96 pages, 9” x 6” / 22.9 x 15.2cm
Softcover with gatefolds, ISBN 9780968425817, Gail and Stephen A. Jarislowsky Institute for Studies in Canadian Art, 2022.
Contributions by Alice Ming Wai Jim, Robert Ferry and Elizabeth Monoian, and Kevin Hamilton
Edited by Henry Tsang and Alice Ming Wai Jim
Price: $30 (contact Henry to purchase)
The Maraya Project documents the collaboration of artists M. Simon Levin, Henry Tsang and writer Glen Lowry as they track the re-appearance of Vancouver’s downtown waterfront in the Arabian desert twelve time zones away. Maraya, which means mirror or reflection in Arabic, focuses on the urban regeneration megaproject in Vancouver’s False Creek that became an impetus for new thinking about 21st century urban development and how it subsequently shaped one of Dubai’s first master-planned developments, the Dubai Marina.
Maraya employed many forms and aesthetic strategies as creative and critical responses to the global movement of city building and the impact on those who live in, move through and in between them. They took the form of exhibitions, outdoor video installations, public engagements, walks, talks and presentations, publications, and an interactive online platform. The culmination of their research is the Sisyphean Cart, a mobile ‘sousveillance’ cart that conducted a site-specific participatory spatial investigation of the iconic seawalls in both cities.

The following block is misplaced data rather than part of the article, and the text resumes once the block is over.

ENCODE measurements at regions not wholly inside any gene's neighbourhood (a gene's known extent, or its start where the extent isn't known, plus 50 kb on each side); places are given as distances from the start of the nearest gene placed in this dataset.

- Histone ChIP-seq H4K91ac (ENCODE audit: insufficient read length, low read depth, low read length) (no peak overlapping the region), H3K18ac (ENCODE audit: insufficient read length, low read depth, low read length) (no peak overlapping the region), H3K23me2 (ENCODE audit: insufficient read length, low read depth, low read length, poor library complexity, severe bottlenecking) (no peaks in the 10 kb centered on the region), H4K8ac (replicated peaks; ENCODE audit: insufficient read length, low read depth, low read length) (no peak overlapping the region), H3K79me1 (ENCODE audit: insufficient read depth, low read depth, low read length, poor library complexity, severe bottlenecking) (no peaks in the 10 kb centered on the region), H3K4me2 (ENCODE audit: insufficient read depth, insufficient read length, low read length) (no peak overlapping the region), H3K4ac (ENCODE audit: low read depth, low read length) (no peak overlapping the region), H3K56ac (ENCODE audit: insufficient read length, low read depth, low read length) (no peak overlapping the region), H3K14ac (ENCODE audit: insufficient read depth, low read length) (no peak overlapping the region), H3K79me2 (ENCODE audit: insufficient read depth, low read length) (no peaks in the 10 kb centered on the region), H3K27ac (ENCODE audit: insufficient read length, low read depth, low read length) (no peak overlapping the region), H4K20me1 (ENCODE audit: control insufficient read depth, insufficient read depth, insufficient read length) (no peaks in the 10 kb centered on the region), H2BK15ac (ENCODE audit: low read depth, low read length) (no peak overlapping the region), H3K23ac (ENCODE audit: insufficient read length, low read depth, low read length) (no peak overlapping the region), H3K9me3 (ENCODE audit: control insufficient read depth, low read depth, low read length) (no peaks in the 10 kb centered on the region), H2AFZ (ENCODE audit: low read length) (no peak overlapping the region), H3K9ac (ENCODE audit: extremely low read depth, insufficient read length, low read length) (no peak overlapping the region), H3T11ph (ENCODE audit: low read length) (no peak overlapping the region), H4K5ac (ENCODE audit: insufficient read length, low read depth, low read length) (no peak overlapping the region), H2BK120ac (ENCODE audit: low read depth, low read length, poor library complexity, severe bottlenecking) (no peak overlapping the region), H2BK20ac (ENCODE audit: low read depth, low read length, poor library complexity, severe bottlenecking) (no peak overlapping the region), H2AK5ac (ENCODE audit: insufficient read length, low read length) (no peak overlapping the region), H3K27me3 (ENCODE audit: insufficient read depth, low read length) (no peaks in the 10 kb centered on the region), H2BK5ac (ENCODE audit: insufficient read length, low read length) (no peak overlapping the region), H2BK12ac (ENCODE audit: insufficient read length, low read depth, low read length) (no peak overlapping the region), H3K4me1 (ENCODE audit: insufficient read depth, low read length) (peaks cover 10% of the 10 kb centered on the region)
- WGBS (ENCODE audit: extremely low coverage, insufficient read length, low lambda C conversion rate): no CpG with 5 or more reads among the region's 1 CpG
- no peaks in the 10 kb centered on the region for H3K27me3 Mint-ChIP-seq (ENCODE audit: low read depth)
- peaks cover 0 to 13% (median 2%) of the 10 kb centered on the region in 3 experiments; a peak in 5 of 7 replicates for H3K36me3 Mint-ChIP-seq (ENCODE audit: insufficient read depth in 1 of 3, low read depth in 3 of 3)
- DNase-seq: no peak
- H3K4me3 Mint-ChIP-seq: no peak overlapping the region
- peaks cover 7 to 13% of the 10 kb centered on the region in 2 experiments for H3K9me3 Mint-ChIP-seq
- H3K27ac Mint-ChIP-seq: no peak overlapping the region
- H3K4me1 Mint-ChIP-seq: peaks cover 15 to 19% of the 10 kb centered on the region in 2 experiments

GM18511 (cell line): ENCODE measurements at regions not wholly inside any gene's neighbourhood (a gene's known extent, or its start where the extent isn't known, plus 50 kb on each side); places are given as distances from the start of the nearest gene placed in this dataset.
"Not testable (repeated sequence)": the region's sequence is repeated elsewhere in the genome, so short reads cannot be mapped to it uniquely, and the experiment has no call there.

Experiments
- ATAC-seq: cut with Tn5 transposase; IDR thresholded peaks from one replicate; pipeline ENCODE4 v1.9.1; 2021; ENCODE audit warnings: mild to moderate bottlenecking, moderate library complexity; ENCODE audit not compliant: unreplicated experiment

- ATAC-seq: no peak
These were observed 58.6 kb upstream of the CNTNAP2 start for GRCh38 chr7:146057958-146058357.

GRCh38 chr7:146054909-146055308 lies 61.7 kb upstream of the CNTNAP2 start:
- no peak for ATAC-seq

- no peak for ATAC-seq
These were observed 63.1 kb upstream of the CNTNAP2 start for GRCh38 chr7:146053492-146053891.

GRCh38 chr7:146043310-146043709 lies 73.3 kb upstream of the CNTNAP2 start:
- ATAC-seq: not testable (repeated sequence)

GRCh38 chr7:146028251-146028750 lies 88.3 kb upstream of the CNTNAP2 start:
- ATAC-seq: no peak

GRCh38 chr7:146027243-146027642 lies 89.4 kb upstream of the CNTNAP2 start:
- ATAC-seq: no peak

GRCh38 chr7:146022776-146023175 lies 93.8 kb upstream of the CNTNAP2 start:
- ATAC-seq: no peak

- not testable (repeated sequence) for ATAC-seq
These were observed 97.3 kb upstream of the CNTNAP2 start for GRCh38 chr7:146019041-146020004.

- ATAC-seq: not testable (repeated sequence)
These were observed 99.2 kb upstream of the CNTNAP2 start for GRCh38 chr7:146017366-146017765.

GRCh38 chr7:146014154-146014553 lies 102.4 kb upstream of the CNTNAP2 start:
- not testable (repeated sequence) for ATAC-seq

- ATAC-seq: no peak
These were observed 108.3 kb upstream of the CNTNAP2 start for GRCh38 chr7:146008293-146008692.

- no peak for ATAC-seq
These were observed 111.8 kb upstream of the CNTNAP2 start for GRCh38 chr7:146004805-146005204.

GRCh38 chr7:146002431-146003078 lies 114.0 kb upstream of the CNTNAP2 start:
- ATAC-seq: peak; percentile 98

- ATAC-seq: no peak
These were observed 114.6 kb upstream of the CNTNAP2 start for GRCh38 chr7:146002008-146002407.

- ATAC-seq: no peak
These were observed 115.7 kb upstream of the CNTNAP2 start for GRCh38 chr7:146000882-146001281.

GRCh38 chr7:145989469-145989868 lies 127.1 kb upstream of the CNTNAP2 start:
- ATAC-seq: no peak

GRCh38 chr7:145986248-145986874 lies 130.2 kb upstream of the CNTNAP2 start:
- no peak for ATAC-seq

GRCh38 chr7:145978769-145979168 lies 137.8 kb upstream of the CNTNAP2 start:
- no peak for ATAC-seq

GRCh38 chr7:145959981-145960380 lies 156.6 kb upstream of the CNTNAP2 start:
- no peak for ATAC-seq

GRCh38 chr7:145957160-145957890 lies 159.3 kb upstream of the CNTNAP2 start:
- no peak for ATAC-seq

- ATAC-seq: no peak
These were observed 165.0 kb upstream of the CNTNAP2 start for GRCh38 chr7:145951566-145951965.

The publication includes dozens of full colour photographs including foldouts, accompanied by poetic texts, descriptions and lists of project, events and activities and a foreword by the Maraya team. Central to the book is a long form essay by Dr. Alice Ming Wai Jim that traces the eight year interdisciplinary collaboration and posits the Maraya Project as a kind of imaginative worlding research-creation practice that potentially embodies postcolonial urbanism as a critical transnational methodology. Accompanying writings by Robert Ferry and Elizabeth Monoian, and Kevin Hamilton respectively provide insight into the experience of living and working in Dubai at a time of sensational and sensationalized growth, as well as reflecting on the experience of pulling the Sisyphean Cart along the waterfronts while considering the relationship between new media artistic practice and colonial spaces.